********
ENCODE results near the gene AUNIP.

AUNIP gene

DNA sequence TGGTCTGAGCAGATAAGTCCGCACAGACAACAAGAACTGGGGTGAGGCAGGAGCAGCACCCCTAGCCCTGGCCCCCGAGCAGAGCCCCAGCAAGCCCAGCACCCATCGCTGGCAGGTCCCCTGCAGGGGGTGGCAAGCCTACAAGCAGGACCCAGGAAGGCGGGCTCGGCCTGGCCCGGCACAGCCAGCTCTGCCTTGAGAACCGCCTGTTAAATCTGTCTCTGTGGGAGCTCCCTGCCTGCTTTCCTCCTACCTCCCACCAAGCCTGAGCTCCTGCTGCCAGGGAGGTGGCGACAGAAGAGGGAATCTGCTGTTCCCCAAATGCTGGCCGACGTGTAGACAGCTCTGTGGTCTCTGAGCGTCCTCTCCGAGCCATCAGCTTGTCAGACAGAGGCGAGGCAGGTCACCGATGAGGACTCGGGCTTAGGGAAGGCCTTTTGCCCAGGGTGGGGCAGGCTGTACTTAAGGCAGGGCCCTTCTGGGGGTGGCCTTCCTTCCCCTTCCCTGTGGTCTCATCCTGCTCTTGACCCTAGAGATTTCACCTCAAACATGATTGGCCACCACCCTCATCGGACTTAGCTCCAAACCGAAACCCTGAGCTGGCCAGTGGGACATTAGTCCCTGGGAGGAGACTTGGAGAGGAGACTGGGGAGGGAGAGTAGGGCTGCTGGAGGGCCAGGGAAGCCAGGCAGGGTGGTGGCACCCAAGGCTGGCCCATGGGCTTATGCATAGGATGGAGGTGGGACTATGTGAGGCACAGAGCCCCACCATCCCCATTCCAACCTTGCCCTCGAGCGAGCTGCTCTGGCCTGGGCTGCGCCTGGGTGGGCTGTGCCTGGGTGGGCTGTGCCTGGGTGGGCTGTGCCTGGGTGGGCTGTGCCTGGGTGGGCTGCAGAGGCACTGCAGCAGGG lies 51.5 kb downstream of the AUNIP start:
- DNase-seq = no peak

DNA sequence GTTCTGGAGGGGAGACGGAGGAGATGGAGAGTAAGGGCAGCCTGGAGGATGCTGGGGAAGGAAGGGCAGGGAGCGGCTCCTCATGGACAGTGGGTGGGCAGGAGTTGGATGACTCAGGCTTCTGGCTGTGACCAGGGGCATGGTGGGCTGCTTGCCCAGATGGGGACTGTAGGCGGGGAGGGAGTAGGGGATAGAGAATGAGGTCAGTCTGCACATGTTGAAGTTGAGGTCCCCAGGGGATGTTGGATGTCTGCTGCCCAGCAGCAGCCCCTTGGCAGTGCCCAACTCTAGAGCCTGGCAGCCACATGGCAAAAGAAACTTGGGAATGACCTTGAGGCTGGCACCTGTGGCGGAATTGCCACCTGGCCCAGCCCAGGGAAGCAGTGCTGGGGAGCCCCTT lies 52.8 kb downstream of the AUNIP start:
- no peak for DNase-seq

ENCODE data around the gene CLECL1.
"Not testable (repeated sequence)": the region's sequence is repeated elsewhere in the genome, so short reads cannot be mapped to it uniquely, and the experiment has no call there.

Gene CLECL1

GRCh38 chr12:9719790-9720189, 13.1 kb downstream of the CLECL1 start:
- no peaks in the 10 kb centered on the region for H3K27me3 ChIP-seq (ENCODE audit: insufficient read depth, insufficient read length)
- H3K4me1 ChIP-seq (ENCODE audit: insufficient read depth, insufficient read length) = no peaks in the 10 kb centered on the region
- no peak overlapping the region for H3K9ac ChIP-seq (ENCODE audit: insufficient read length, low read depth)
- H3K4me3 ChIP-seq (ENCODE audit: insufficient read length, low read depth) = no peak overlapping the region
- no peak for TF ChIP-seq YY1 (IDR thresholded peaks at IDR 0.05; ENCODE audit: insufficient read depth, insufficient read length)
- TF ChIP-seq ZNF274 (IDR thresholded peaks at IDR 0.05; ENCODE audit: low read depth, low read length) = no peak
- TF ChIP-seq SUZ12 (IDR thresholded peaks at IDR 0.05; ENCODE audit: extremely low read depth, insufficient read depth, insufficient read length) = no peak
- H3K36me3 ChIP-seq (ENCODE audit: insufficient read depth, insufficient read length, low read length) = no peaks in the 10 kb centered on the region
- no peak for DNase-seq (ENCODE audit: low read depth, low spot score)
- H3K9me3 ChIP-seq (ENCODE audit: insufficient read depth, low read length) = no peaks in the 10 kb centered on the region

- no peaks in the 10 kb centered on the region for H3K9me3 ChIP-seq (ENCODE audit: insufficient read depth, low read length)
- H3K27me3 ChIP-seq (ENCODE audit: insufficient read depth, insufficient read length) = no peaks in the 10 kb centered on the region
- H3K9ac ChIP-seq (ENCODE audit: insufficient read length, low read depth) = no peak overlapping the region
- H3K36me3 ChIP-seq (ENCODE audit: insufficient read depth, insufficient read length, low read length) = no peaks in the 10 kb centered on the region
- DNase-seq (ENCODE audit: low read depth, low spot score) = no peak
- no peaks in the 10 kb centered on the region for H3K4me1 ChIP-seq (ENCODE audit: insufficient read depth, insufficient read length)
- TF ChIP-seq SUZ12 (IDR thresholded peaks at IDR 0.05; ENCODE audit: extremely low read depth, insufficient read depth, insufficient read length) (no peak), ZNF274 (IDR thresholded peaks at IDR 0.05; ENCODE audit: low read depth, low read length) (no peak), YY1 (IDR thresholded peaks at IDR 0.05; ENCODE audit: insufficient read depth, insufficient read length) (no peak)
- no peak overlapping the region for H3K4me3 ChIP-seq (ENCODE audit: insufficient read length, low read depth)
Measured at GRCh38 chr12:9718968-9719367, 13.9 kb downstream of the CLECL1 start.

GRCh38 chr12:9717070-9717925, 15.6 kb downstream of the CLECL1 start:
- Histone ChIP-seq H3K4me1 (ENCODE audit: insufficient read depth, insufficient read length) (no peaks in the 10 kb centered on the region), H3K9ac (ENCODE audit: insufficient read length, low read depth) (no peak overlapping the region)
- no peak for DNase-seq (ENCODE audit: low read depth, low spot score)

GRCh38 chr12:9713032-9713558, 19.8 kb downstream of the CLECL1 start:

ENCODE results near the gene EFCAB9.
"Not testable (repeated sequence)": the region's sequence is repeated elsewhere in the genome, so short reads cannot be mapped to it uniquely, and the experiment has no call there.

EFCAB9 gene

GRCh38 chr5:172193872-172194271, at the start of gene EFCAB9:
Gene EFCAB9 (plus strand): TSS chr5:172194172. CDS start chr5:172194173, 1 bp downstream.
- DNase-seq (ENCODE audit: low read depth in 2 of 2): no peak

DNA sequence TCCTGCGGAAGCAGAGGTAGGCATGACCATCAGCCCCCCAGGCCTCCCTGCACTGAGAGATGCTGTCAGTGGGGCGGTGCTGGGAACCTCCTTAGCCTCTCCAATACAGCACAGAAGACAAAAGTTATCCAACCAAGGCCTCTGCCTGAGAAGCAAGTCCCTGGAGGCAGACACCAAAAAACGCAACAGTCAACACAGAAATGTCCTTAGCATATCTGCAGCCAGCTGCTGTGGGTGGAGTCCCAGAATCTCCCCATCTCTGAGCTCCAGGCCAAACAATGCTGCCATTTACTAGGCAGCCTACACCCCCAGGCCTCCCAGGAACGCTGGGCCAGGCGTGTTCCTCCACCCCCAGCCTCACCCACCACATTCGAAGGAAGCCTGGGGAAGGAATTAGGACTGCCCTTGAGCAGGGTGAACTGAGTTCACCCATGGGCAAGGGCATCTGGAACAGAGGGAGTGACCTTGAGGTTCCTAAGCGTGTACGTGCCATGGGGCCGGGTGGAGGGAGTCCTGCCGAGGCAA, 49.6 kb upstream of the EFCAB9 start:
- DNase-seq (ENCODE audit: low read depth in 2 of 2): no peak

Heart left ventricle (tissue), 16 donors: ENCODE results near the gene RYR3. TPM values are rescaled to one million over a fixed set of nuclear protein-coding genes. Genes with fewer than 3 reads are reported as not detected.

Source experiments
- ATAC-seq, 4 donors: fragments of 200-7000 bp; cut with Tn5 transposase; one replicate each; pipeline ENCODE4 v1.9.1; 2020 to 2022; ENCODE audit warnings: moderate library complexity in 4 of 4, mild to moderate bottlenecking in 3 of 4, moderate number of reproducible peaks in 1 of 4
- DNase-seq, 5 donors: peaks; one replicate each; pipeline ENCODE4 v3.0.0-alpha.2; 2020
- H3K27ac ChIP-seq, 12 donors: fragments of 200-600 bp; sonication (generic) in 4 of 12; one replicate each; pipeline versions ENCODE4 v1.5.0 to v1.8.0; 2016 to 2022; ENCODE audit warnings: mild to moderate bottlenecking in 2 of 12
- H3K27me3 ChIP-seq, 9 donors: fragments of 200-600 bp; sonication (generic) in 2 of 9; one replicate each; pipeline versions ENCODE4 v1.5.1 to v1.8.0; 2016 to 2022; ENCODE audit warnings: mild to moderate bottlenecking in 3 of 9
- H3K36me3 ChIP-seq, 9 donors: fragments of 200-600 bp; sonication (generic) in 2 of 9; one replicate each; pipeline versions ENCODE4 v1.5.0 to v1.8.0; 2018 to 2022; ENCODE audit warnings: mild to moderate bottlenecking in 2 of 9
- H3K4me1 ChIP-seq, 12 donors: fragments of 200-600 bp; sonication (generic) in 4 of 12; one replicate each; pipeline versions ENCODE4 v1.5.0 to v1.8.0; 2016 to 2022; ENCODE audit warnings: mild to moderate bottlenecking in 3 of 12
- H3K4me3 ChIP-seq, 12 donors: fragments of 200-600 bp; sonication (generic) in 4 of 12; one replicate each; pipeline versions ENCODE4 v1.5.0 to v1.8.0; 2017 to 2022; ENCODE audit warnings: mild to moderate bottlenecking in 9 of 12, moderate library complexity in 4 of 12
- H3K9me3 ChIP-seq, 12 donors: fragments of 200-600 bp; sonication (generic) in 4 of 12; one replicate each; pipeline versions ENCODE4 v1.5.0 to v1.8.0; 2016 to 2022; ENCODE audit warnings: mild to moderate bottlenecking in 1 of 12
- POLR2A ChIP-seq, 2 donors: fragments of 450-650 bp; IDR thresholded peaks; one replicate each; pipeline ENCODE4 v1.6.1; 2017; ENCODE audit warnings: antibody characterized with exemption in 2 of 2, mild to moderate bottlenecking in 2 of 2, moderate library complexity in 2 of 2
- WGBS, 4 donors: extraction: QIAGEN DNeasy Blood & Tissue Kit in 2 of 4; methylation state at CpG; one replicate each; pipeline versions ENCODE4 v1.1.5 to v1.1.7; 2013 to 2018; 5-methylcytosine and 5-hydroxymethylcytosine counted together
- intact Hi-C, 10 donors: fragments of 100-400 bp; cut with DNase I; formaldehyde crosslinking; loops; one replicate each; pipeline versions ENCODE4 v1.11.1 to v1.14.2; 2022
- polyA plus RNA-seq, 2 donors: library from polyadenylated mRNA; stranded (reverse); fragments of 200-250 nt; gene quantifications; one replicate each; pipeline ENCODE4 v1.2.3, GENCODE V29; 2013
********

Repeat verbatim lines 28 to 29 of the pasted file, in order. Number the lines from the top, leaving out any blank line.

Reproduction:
- no peak overlapping the region for H3K4me3 ChIP-seq (ENCODE audit: insufficient read length, low read depth)
Measured at GRCh38 chr12:9718968-9719367, 13.9 kb downstream of the CLECL1 start.